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Podcast: Robert Full: Learning from the gecko's tail

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Podcast length: 11 minutes 54 seconds

Podcast Description

This podcast comes from TED 2009, and consists of biologist Robert Full sharing his discoveries about the gesko: its sticky feet, its superstong tail, and about the engineering principles behind them. Engineering prinicples we could stand to learn from, as we create ever more useful robotic systems.

Presenter Biographies

Robert Full

Robert Full is fascinated with cockroach legs that allow them to scuttle at full speed across loose mesh and gecko feet that have billions of nano-bristles to run straight up walls. He's using his research to design the perfect robotic "distributed foot," adding spines, hairs and other parts to metal legs and creating versatile scampering machines. He's helped create robots, such as Spinybot, which can walk up sheer glass like a gecko -- and he even helped Pixar create more realistic insect animations in the film A Bug's Life.

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39.7 MB

Podcast viewing notes

This talk opens with a short discussion of biomutualism. That is to say, a two-way symbiosis between biology and another field such that both fields advance one another.

After that, the presenter looks at biomimetics - how the creations of humans tend towards mimicking nature. In particular, the tendency for robots to move this way. He argues that biomutualism is the way to go about the merging of biomimetics and robots, as the result is holistic - does not belong strictly in either field.

He in fact argues that ultimately, an approach like this creates something that is better than nature.

After the first minute of introductions, the presentation moves on to the unusual toes of the gecko, being examined from both a biological and an engineering standpoint. The geckos use these toes to climb up walls at running speeds.

Biologically what studies found is that each toe is split into many leaf like formations; each leaf has hundreds of tiny hairs, and each hair has a thousand 'split ends'. A couple of universities have already made materials that replicate these properties - the same nanoscale structures present on the natural formation, and on both artificial substances.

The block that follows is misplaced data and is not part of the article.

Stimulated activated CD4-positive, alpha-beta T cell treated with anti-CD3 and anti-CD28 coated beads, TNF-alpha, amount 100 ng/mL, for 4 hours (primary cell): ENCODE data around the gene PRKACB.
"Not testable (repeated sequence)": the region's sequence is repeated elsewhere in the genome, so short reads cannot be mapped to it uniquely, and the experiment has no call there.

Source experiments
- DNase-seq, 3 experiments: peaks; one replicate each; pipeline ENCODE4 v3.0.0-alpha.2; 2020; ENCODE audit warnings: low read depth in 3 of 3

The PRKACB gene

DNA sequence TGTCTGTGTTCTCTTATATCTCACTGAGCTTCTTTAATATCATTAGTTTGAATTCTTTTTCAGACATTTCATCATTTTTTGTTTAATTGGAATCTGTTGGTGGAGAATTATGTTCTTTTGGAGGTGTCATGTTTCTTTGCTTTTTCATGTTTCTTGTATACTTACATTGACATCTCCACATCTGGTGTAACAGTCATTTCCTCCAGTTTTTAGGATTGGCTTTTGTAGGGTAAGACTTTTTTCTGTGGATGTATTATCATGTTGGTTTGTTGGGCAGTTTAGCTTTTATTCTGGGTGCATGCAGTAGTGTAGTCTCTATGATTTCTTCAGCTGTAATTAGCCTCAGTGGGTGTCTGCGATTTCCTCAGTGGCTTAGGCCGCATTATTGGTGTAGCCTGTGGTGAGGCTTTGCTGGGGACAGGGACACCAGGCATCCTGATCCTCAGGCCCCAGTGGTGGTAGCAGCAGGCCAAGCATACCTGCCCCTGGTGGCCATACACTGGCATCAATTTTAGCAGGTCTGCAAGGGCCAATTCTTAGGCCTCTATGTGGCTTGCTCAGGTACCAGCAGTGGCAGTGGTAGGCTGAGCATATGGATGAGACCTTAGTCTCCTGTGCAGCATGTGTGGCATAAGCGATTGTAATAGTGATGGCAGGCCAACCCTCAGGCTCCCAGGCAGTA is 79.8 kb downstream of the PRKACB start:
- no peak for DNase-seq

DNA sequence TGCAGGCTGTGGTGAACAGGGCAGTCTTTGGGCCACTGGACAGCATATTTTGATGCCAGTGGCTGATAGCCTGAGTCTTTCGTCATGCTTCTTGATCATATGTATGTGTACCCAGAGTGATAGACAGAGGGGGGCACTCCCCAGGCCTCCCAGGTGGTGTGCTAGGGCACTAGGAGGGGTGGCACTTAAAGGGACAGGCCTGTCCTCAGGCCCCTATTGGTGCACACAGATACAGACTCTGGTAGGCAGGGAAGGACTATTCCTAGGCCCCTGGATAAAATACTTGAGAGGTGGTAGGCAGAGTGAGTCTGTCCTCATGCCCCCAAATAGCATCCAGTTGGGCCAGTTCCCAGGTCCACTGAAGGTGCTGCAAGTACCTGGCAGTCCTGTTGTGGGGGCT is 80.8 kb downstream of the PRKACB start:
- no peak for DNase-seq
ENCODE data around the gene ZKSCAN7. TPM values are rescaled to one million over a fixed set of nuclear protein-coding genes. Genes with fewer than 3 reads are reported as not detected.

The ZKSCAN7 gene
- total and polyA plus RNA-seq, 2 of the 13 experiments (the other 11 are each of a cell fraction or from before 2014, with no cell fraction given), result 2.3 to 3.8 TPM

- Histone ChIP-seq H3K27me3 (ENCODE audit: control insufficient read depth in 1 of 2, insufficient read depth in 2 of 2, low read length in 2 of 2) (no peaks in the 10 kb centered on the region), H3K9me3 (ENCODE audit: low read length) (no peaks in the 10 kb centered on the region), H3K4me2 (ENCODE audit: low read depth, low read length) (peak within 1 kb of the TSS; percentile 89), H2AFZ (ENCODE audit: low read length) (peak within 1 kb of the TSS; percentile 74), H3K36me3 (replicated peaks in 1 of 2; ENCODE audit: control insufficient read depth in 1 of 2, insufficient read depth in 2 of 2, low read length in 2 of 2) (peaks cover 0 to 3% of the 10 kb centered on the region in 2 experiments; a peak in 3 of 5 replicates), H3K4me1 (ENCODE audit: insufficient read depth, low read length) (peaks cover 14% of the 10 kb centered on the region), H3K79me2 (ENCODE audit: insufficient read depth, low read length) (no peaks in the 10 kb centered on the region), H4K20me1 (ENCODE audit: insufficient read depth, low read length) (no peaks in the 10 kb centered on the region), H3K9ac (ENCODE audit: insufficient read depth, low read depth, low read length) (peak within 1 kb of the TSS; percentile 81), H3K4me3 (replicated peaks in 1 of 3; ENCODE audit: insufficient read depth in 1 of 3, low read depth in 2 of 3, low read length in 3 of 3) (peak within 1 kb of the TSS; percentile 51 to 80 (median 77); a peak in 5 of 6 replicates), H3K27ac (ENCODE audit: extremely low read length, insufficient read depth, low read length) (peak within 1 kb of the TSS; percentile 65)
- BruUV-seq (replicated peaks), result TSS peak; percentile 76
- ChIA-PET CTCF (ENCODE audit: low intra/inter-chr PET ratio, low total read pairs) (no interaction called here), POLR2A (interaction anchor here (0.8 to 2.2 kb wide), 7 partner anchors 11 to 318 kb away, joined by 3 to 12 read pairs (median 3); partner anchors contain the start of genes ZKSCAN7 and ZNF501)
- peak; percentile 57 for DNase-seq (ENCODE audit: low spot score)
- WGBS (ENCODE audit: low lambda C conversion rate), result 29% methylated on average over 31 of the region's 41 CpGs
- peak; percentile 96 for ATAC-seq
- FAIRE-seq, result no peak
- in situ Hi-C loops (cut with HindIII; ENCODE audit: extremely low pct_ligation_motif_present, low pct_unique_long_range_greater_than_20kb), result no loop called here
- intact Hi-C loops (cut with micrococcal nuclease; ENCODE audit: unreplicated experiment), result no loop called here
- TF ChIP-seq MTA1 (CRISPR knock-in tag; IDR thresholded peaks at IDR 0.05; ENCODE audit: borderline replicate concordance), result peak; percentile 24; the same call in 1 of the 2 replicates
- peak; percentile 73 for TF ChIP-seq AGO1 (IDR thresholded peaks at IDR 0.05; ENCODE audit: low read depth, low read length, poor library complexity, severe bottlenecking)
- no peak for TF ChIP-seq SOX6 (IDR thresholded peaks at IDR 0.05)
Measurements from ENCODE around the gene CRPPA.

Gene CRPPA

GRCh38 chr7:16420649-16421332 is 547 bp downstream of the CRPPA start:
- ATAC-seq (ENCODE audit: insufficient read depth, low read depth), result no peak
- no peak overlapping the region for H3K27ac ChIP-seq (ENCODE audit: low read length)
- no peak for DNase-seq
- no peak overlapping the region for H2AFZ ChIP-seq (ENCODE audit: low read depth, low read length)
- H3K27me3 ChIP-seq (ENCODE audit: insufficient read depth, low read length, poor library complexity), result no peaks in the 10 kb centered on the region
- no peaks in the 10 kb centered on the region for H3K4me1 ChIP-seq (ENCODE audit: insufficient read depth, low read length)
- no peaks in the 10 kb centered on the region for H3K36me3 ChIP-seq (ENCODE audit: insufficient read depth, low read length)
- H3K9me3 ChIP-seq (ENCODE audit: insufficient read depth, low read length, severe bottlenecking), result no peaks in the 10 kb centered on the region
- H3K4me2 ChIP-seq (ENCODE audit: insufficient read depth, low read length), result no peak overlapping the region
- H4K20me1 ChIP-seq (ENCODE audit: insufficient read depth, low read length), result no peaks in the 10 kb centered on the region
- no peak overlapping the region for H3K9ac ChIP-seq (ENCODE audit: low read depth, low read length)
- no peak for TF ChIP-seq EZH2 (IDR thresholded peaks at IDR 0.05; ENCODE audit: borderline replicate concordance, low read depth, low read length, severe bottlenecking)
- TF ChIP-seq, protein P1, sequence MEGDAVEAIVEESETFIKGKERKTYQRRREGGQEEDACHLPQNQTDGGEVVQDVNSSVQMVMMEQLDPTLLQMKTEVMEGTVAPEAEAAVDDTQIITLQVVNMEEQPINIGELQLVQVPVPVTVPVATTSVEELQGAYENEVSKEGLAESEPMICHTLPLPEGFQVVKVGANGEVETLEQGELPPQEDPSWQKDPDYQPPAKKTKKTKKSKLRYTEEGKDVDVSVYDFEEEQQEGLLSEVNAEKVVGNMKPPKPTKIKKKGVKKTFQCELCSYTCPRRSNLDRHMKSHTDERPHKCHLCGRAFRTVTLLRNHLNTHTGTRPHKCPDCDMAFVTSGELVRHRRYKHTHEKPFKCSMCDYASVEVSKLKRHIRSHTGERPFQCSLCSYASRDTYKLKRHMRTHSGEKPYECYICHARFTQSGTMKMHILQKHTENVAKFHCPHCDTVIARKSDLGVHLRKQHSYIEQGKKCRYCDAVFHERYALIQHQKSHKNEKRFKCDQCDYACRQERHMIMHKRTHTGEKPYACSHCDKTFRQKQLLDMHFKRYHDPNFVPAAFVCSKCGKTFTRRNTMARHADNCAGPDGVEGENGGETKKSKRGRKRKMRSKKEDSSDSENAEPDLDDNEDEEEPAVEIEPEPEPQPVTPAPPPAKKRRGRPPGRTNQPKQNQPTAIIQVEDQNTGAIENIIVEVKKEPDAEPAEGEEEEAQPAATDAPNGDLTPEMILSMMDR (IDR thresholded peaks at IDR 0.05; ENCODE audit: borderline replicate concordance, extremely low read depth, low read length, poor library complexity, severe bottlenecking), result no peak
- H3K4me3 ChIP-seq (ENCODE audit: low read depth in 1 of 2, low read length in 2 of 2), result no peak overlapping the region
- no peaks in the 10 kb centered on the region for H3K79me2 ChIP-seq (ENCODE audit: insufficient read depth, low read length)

At 2:30 one of the substances is demonstrated, with climber Lynn Verinsky climbing 60 feet up a vertical, smooth, concrete wall using only paddles coated in this material for grip, and a slack safety rope just in case. That proved the material worked exactly the same as in nature. She moved slowly, but then the paddles were quite cumbersome.

A problem when robots are outfitted is they get stuck just fine, but they cannot unstick themselves. For a solution, again, turn to the gecko; examine how it does it - peeling the toes back. A robot was constructed, using this same toe peeling technique, replicated exactly. When shown at 3:50, it was possible to see how it worked. Small, like a gecko, and nimble. At 4:04 a video is shown of work at Stanford using this robot - climbing effortlessly up a wall, up a wardrobe. Smooth wall, rugged wall, horizontal or vertical, it did not matter.

Only possible by directly examining nature, replicating it robotically, and then working to improve upon it. One interesting point found with the gecko-like robots, was the engineers discovered that if they did not have a tail, they fell off the wall. Change nothing else, just add a weighted, dangly tail, and it no-longer falls off, and just climbs happily.

So the engineers asked the biologists if in nature, animals used their tails to climb walls. The biologists' work would help the engineers' improve their own designs along routes that engineering alone, would never have thought of.

The tail turned out to be an active fifth foot, capable of swinging exactly where needed. It was a counterbalance - hence why it was necessary in the robots - and was also used to create a self-righting response unlike anything engineering had ever produced.

At 8:00 we see a prototype robot with a prehensile-ish tail, being used to test the theory that the tail's movements and counterbalance function are 100% responsible for the self-righting mechanism when the gecko falls.

The result of the experiment, performed live at the talk, and videoed in slow motion showed that this was correct. All that is necessary for a self-righting mechanism, whatever angle you start out at, you are upright within 6 feet of falling - is a counterbalancing active tail. That twists everything upright in less than a tenth of a second.

The gecko's tail was even discovered - via wind tunnel experiments, to enable it to glide in a way that engineers knew its body design could not do, and not only glide in controlled flight but use its tail as a rudder, changing direction in the airflow.

This has resulted in the design of robots that can climb in far superior ways, and reinforced the belief that single-discipline research needs to go. Only by working between 'separate' disciplines can quite extraordinary leaps in our technological ability be achieved.

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